The world is shrinking. The internet has brought consumers and products closer than ever, regardless of how many miles separate them. And it’s expected that global eCommerce will approach $5 trillion by 2021. With that kind of growth, it only makes sense that retailers and eCommerce players are expanding into global markets to get their fair share. And even those that haven’t, have plans to do so in the future.
According to the Visa Global Merchant eCommerce Study, 66 percent of businesses that sell online are already selling cross-border, accounting for almost 31 percent of their revenue. Additionally, cross-border eCommerce is not about to slow down, with 66 percent of businesses not currently selling internationally planning to do so soon.
As the recent holiday season proved, consumers are shopping online more than ever. In fact, according to Mastercard SpendingPulse™, holiday retail sales increased 3.4 percent while online sales grew a robust 18.8 percent compared to 2018.
This growth of eCommerce has driven global parcel shipping volume to an all-time high as package volume hit 2.75 billion over the peak holiday season, well above the projected 2.45 billion. And more of those packages are crossing borders and having to clear customs.
As the new decade begins, it is a great time to look back while we continue to move ahead. 2019 was a busy year in parcel shipping with a number of trends worth noting.
Global parcel volume reached 87 billion in 2018, up from 74 billion parcels in 2017, and is expected to reach 200 billion by 2025, according to Pitney Bowes. In fact, the largest internet retailer alone delivered 3.5 billion packages globally through its in-house carrier service in 2019. But it was also a busy time for shippers faced with new challenges as they work to deliver more packages to more customers from more places.
Aunt Alice’s sweater, you thought she’d love. Bobby’s baseball glove that would have fit two years ago. Your best friend who never likes anything. Everyone has people in their life that are difficult to buy for.
There was a time when returning items was not only an insult, it was a chore. Yankee Swaps were built on last holiday’s unwanted gifts. However, times have changed and not only have post-holiday returns lost their stigma, they are expected and are an important buying decision factor. This has left retailers not only scrambling to get items delivered during the holiday shopping rush but anticipating a record number of returns as well.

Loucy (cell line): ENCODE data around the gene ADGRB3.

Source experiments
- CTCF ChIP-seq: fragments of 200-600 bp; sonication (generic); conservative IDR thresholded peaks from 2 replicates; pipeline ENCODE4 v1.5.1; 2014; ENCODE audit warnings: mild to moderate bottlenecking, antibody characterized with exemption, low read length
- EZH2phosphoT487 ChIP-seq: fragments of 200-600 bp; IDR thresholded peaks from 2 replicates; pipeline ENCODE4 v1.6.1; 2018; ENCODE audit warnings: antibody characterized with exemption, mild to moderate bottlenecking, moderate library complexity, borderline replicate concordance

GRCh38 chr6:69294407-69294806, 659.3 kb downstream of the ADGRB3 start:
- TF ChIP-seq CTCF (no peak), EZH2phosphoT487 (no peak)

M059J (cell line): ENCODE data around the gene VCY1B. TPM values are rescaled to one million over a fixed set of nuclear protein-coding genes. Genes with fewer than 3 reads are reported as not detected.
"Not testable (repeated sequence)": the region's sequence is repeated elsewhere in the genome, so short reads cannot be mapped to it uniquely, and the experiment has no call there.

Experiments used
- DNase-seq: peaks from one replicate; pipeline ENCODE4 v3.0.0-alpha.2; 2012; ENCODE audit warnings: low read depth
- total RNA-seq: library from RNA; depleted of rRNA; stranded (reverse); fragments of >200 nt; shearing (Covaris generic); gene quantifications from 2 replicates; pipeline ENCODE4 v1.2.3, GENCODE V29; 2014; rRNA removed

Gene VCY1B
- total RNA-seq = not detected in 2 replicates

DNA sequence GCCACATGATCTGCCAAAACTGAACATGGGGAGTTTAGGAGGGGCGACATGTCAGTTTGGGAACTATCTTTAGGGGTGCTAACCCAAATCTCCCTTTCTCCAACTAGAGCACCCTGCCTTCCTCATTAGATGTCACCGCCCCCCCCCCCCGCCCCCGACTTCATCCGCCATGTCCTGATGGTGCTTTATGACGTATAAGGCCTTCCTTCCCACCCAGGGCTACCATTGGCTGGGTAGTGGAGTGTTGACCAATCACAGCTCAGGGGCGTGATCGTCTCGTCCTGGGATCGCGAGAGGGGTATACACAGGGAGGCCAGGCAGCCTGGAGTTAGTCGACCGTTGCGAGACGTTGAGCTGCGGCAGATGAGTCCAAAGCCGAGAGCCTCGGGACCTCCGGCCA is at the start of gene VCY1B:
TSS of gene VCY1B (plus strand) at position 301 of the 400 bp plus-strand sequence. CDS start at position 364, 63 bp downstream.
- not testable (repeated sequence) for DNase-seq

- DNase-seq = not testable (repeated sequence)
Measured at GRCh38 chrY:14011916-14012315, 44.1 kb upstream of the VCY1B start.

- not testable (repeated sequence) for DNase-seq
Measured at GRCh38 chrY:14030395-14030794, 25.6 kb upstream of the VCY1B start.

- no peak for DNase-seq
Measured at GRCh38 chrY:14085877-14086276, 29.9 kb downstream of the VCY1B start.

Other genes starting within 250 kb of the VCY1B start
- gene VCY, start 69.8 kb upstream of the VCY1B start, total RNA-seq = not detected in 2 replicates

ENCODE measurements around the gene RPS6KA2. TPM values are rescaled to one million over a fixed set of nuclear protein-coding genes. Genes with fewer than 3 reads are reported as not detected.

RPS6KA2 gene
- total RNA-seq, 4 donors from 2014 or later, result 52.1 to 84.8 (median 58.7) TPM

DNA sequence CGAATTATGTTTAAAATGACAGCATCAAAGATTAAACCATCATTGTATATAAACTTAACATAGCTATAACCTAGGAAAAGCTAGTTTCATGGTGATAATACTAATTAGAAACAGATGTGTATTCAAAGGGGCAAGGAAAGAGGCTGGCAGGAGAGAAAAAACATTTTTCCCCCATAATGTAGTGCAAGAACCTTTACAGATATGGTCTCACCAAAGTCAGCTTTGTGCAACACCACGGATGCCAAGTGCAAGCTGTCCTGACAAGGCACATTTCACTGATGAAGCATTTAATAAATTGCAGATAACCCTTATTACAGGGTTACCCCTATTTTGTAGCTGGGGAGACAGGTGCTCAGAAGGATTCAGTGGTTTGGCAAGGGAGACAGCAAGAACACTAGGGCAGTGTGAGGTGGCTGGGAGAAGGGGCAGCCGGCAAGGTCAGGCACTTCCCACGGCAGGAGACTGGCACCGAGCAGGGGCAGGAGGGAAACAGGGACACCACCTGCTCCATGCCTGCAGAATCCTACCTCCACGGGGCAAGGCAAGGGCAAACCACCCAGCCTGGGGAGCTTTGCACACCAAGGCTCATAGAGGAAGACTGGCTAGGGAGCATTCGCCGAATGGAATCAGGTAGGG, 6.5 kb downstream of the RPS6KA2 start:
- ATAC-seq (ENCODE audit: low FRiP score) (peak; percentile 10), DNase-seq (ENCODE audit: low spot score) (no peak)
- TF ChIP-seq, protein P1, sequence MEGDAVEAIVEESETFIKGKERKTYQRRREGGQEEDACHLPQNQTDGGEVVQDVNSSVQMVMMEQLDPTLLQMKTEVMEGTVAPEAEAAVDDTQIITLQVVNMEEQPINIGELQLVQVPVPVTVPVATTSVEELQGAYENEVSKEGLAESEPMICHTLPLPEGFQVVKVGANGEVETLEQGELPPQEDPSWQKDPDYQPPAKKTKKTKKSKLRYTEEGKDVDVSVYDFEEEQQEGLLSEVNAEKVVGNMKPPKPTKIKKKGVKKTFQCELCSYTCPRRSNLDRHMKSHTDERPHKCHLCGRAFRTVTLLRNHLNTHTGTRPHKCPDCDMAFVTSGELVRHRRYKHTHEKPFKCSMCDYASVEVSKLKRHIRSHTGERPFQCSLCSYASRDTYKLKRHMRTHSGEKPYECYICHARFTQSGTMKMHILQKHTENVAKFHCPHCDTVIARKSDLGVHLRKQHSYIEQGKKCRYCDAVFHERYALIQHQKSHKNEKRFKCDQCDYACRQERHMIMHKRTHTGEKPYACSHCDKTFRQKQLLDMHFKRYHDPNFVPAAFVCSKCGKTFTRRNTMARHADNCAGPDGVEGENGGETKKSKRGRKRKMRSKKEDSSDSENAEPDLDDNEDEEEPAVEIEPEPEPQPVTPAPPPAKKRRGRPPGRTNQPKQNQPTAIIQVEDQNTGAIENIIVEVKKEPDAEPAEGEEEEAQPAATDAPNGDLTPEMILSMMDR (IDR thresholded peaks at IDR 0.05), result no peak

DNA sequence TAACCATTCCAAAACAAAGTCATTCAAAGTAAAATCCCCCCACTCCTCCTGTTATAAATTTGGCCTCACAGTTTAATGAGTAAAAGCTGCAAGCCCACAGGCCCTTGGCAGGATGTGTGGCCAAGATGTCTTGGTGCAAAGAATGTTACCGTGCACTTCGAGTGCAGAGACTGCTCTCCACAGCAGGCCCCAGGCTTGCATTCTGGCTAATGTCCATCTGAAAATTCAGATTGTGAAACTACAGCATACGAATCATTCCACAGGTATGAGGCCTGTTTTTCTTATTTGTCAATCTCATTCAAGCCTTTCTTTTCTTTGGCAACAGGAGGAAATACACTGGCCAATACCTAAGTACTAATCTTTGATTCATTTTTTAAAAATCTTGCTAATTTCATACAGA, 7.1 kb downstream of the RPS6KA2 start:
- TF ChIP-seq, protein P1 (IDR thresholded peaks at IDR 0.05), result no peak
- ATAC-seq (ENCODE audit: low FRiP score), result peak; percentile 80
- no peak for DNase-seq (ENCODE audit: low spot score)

From cranberry sauce to pumpkin pie, to spending time with family and friends, Thanksgiving in the United States is about tradition. Last year, we started what we hope to be a tradition of sharing what we are thankful for here at Pierbridge with our readers, customers, and partners.
At Pierbridge, we have had a lot to be thankful for this year. As we in the U.S. get ready this week to spend time with friends and family to give thanks for what we have received the past year in our personal lives [and eat that pumpkin pie], here are some of the things for which we, as a company, are thankful.
Not all heroes wear capes. Some just help their company save money and time when shipping while meeting customer demands for same-day delivery.
Incorporating same-day delivery into your omnichannel shipping strategy can be complicated. Get it wrong, and you are the customer service “Riddler.” But getting it right will make you the hero.
Increased delivery speed, as well as white glove and specialized services are ways that your heroism can give customers more choice and a better experience with your brand. B2C shippers can get a wedding dress to the chapel on time. B2B shippers can get a mission-critical part delivered before excessive downtime.
It was a busy time in Denver last week as Pierbridge and Microlistics teamed up at the Gartner Supply Chain Planning Summit to showcase their “Pick, Pack, Parcel” solution.
Well, as 3PLs grapple with the challenge of booming eCommerce shipping, they have increasingly turned to omnichannel shipping strategies across the supply chain. One strategy gaining a hold is to create a warehouse-in-a-warehouse.
Retailers looking to capitalize on the booming growth of online shopping are increasingly taking an omnichannel approach to their supply chains. Perhaps, the one place they have the biggest edge over pure-play eCommerce businesses is the ability to leverage their brick-and-mortar footprint for quicker and cheaper shipping options using a ship-from-store strategy.
While retail sales are still strong, with the National Retail Federation (NRF) anticipating the number to top $3.8 trillion this year, most traditional brick-and-mortar locations are trying to adapt their square footage as the cost of space adds up while shoppers continue to split time between making a trip to the store and shopping via the internet – increasingly while on the go. In fact, eMarketer forecasts that mobile commerce will account for 72.9 percent of global retail eCommerce sales by 2021.
If you start the countdown for the all-important holiday shopping season from the day after Thanksgiving through Christmas Day, it can last anywhere between 25 and 31 days in the United States. The moving target of Thanksgiving each year is the variable that can shorten or lengthen the shopping season, since the fourth Thursday of November can be anywhere from November 22 to November 28.
This year, it's November 28, the latest it can be, so the shopping season is six days shorter than last year, and is the shortest since 2013. That has retailers starting sales a bit later than usual, with less time to fulfill orders. But customers will still expect shipments to arrive on time.
Become a better parcel shipper to reduce costs, increase margins, improve customer service, and stay competitive. Stay informed on the latest trends in shipping and parcel transportation management. Delivered regularly by email and through social media.